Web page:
JACKSONVILLE – Here’s what we learned from the Jaguars’ 2013 NFL Draft weekend...
1. The Jaguars got faster. Improving team speed was a major objective of General Manager David Caldwell and Head Coach Gus Bradley entering the draft. Caldwell said while the Jaguars weren’t slow, compared to the way he and Bradley wants the Jaguars to play – and compared to what the duo was used to at previous stops such as Indianapolis, Atlanta and Seattle – the team lacked speed. Asked if the Jaguars improved their speed in three days, Caldwell replied, “Absolutely.”
2. The Jaguars got more durable. They hope so, anyway. A common thread of the eight players drafted Thursday, Friday and Saturday was collectively they missed very few games in college. Of the eight draft selections, five – left tackle
3. Caldwell’s not locked into big schools. Remember January? Caldwell said he preferred big schools to small. That understandably got a lot of play because of fans’ unhappiness with former General Manager Gene Smith’s history with smaller schools. Well, Caldwell also made it clear throughout the pre-draft process that while he liked players from big conferences he wouldn’t ignore smaller schools. The Jaguars’ draft class included a second-round selection from Florida International (Cyprien) and a seventh-round selection from Appalachian State (cornerback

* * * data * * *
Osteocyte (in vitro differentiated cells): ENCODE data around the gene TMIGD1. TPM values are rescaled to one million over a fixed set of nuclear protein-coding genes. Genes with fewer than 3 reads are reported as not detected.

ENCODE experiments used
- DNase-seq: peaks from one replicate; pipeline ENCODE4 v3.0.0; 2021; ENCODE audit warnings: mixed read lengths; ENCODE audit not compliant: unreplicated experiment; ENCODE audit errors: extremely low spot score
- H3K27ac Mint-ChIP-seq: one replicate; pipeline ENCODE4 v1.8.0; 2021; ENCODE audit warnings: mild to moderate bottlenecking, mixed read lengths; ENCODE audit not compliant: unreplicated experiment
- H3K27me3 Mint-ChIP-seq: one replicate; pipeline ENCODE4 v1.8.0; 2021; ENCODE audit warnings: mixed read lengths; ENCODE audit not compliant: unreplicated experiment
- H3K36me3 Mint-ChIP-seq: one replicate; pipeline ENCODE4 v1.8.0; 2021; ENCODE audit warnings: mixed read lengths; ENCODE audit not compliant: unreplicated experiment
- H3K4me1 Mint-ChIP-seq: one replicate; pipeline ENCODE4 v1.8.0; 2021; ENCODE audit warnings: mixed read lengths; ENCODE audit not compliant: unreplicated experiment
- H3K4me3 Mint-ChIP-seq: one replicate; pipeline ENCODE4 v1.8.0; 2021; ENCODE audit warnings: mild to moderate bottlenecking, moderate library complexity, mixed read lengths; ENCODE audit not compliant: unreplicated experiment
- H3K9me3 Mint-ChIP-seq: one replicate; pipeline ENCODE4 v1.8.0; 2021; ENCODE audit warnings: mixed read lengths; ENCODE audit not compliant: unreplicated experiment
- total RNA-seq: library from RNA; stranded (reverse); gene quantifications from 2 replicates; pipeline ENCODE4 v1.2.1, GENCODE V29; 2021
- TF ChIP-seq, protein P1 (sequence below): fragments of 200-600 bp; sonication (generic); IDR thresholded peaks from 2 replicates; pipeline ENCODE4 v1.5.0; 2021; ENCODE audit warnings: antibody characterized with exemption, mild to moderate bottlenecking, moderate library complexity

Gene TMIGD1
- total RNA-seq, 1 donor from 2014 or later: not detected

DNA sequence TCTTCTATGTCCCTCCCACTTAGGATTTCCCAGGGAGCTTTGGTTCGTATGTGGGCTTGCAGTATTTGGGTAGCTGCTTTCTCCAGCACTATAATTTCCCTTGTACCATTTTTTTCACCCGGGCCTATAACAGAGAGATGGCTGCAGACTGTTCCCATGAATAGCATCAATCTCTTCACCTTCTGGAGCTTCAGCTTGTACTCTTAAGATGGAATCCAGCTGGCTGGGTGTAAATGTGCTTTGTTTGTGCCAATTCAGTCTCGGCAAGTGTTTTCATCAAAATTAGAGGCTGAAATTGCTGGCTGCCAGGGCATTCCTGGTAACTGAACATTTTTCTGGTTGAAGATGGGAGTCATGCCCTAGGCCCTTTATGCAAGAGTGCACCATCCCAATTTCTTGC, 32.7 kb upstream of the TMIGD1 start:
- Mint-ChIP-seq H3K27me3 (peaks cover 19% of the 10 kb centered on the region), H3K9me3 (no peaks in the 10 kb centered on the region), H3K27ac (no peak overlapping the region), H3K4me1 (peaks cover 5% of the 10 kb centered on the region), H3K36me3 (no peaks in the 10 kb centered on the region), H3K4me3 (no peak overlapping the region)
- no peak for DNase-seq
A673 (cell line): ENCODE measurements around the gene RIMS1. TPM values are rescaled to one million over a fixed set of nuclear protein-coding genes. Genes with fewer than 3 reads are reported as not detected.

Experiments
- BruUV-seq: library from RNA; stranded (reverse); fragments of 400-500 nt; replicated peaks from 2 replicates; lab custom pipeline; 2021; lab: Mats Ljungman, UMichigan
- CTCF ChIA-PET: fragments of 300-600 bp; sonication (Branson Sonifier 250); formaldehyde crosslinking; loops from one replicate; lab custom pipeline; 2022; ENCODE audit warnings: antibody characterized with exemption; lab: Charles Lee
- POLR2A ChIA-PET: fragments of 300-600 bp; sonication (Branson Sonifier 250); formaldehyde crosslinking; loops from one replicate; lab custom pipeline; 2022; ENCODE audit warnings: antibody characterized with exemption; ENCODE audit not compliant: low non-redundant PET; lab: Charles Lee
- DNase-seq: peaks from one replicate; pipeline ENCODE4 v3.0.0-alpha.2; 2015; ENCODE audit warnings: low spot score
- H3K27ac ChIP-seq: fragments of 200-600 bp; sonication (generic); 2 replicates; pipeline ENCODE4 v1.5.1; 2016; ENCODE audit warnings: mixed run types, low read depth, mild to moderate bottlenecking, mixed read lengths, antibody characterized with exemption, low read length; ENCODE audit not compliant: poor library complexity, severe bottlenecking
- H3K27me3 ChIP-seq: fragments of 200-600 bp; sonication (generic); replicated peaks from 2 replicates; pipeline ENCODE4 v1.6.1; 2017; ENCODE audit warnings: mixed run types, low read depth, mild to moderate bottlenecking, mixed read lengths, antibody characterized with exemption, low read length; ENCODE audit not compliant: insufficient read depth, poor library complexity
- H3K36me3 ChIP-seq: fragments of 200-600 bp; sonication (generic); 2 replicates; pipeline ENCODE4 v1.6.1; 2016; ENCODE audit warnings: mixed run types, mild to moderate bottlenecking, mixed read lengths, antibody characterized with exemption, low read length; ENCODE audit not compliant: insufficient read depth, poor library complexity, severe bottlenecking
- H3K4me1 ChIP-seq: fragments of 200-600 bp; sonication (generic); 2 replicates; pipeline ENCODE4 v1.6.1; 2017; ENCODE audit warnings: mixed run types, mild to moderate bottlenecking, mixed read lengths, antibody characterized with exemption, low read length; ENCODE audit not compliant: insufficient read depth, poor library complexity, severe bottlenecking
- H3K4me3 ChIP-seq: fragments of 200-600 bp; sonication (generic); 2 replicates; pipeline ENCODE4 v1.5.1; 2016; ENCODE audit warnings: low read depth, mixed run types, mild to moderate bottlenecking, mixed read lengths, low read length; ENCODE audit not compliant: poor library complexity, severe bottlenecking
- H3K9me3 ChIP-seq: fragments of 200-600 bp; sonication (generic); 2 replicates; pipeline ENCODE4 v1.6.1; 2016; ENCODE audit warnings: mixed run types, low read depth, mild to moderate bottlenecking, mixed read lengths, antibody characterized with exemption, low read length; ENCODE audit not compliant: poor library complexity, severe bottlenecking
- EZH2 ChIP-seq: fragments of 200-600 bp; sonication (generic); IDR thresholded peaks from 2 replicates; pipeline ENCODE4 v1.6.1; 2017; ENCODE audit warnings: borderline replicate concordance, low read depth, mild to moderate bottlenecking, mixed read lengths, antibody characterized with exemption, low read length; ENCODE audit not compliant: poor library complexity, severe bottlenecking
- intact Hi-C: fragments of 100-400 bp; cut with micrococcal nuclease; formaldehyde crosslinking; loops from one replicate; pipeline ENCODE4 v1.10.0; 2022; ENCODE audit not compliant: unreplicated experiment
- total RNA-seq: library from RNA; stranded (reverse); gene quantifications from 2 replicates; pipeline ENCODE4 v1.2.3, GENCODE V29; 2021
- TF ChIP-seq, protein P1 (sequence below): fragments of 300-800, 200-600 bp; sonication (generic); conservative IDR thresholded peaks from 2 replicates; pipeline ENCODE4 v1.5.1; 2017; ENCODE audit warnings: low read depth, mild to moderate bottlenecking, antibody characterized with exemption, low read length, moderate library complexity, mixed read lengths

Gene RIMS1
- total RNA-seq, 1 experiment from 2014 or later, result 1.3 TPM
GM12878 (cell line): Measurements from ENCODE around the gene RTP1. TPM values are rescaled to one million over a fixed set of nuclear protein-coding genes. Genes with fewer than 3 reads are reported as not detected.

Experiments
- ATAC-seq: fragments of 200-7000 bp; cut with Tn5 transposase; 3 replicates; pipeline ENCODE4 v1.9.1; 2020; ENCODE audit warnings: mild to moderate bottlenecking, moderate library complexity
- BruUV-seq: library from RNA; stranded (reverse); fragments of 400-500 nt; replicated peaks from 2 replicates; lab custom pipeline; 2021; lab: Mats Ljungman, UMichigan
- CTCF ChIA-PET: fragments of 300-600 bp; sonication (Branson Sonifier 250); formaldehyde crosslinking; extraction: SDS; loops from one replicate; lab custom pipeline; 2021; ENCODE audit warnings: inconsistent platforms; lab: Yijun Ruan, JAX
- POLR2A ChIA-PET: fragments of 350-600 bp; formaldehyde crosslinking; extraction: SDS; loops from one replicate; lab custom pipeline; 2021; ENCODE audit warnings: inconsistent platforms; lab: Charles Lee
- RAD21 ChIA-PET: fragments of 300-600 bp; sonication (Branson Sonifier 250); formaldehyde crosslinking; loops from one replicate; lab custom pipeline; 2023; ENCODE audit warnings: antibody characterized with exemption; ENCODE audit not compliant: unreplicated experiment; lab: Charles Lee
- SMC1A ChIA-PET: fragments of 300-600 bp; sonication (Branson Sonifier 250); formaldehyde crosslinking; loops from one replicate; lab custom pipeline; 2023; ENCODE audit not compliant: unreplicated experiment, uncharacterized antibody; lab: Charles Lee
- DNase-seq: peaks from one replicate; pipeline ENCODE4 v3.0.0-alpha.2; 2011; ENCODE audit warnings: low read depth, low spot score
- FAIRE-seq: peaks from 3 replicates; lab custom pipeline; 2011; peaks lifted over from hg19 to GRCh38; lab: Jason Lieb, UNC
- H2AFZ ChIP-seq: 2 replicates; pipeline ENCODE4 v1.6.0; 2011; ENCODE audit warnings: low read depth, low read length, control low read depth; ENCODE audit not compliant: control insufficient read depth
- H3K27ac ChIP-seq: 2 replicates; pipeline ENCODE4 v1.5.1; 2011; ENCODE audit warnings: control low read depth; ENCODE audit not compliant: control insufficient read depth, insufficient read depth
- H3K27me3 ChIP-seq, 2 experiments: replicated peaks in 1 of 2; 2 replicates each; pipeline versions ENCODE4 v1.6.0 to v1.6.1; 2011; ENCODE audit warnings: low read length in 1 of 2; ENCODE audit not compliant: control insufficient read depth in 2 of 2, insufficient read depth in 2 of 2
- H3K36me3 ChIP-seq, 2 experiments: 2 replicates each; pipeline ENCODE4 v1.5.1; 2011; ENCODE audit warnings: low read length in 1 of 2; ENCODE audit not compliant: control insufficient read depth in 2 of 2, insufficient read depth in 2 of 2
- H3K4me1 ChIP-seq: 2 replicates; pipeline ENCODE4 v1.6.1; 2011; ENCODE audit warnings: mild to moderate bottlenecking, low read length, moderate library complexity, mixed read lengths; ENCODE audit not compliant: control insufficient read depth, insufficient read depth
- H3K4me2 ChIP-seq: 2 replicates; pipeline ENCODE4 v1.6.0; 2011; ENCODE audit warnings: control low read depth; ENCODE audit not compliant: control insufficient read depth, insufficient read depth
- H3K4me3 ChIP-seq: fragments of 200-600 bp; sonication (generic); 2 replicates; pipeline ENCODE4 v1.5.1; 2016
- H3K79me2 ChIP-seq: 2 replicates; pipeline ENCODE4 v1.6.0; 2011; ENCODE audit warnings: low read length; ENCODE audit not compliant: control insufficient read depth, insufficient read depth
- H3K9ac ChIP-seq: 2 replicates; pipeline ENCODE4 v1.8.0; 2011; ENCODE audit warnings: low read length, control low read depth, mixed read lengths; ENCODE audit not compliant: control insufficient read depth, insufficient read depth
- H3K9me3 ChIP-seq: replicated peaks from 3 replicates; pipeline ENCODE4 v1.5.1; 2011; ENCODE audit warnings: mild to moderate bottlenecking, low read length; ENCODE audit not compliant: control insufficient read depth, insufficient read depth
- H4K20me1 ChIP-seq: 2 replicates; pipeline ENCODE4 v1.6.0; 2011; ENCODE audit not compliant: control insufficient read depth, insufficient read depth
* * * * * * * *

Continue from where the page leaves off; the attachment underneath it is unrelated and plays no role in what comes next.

4. The Jaguars indeed filled needs. Before the draft Caldwell said the Jaguars would be a needs-based-drafting team and a scheme-specific-drafting team. There was evidence of that throughout the seven rounds. Joeckel, Cyprien and Gratz were in positions of immediate needs, and if they don’t start immediately, they’ll have a very good chance.
5. The Jaguars got better. At first glance it appears so. You can’t grade a draft class for couple of years. Remember, the 2009 Jaguars draft class received high marks immediately afterward and even the following season and now only left tackle
6. The Jaguars didn’t love the ’13 quarterback class. It’s safe to say they didn’t like it all that much, either. For all of the pre-draft speculation about the Jaguars taking a quarterback, it just wasn’t happening – at least not in the draft. The team didn’t believe any of the available quarterbacks could beat out
7. Gabbert is the favorite to start the season. This is not saying he will win the job. This is not saying the Jaguars have decided anything. But the Jaguars believe Gabbert has the talent to be successful. He has a lot to prove, and because he has looked good in training camp and the preseason before, there is probably a lot he can’t prove until next regular season. Gabbert must win the job and he must outplay Henne and now, rookies Matt Scott and Jordan Rodgers. There’s a long way to go, but it would be surprising if that doesn’t happen.
8. There are no plans to sign a veteran quarterback. Caldwell made that clear Saturday.
9. There are no plans to sign Tim Tebow. Caldwell made that clear long before Saturday.
10. David Caldwell loves
11. Bradley liked to know the draft picks. Well, of course, right? Not necessarily. In many situations, a coach essentially learns who the team is drafting on draft day. Bradley was intimately involved in the draft process, and a huge factor was how Bradley felt about the players as people. Bradley had extensive pre-draft meetings with at least the first three selections – Joeckel, Cyprien and Gratz – and believes the draft class fits the sort of competitive, football-loving profile he wants for the entire roster. “I want to be able to feel this team out there,” Bradley said. “I want to feel their personality. I want to feel what they can bring to this organization.”